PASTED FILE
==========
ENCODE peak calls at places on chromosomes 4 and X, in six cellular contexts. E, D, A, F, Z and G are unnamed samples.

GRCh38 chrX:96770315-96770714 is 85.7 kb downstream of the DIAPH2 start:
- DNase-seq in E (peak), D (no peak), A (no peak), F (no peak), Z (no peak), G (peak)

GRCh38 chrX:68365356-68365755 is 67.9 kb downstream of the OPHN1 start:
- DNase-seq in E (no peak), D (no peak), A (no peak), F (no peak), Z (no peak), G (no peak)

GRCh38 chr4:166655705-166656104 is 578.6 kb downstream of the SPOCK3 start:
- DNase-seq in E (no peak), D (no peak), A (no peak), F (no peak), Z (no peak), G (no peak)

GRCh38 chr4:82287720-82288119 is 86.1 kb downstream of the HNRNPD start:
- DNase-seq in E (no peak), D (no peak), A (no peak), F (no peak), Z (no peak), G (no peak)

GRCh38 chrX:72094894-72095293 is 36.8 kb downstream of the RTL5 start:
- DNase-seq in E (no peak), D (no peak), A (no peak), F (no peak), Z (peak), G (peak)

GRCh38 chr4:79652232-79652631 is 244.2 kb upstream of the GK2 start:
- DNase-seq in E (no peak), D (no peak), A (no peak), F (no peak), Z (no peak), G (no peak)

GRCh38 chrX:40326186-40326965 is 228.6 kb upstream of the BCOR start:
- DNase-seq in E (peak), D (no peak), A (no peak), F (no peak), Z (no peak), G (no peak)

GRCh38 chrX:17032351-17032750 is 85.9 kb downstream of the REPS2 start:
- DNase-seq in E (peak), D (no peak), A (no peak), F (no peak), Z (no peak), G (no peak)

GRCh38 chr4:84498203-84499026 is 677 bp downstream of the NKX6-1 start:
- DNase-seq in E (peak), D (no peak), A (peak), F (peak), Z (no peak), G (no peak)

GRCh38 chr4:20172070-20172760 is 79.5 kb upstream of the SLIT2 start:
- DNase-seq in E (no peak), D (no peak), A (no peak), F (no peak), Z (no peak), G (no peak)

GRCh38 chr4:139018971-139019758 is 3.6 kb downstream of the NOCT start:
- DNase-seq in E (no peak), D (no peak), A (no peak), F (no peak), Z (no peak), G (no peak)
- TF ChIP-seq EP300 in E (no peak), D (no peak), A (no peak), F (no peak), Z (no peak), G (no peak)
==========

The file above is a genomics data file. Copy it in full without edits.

ENCODE peak calls at places on chromosomes 4 and X, in six cellular contexts. E, D, A, F, Z and G are unnamed samples.

GRCh38 chrX:96770315-96770714 is 85.7 kb downstream of the DIAPH2 start:
- DNase-seq in E (peak), D (no peak), A (no peak), F (no peak), Z (no peak), G (peak)

GRCh38 chrX:68365356-68365755 is 67.9 kb downstream of the OPHN1 start:
- DNase-seq in E (no peak), D (no peak), A (no peak), F (no peak), Z (no peak), G (no peak)

GRCh38 chr4:166655705-166656104 is 578.6 kb downstream of the SPOCK3 start:
- DNase-seq in E (no peak), D (no peak), A (no peak), F (no peak), Z (no peak), G (no peak)

GRCh38 chr4:82287720-82288119 is 86.1 kb downstream of the HNRNPD start:
- DNase-seq in E (no peak), D (no peak), A (no peak), F (no peak), Z (no peak), G (no peak)

GRCh38 chrX:72094894-72095293 is 36.8 kb downstream of the RTL5 start:
- DNase-seq in E (no peak), D (no peak), A (no peak), F (no peak), Z (peak), G (peak)

GRCh38 chr4:79652232-79652631 is 244.2 kb upstream of the GK2 start:
- DNase-seq in E (no peak), D (no peak), A (no peak), F (no peak), Z (no peak), G (no peak)

GRCh38 chrX:40326186-40326965 is 228.6 kb upstream of the BCOR start:
- DNase-seq in E (peak), D (no peak), A (no peak), F (no peak), Z (no peak), G (no peak)

GRCh38 chrX:17032351-17032750 is 85.9 kb downstream of the REPS2 start:
- DNase-seq in E (peak), D (no peak), A (no peak), F (no peak), Z (no peak), G (no peak)

GRCh38 chr4:84498203-84499026 is 677 bp downstream of the NKX6-1 start:
- DNase-seq in E (peak), D (no peak), A (peak), F (peak), Z (no peak), G (no peak)

GRCh38 chr4:20172070-20172760 is 79.5 kb upstream of the SLIT2 start:
- DNase-seq in E (no peak), D (no peak), A (no peak), F (no peak), Z (no peak), G (no peak)

GRCh38 chr4:139018971-139019758 is 3.6 kb downstream of the NOCT start:
- DNase-seq in E (no peak), D (no peak), A (no peak), F (no peak), Z (no peak), G (no peak)
- TF ChIP-seq EP300 in E (no peak), D (no peak), A (no peak), F (no peak), Z (no peak), G (no peak)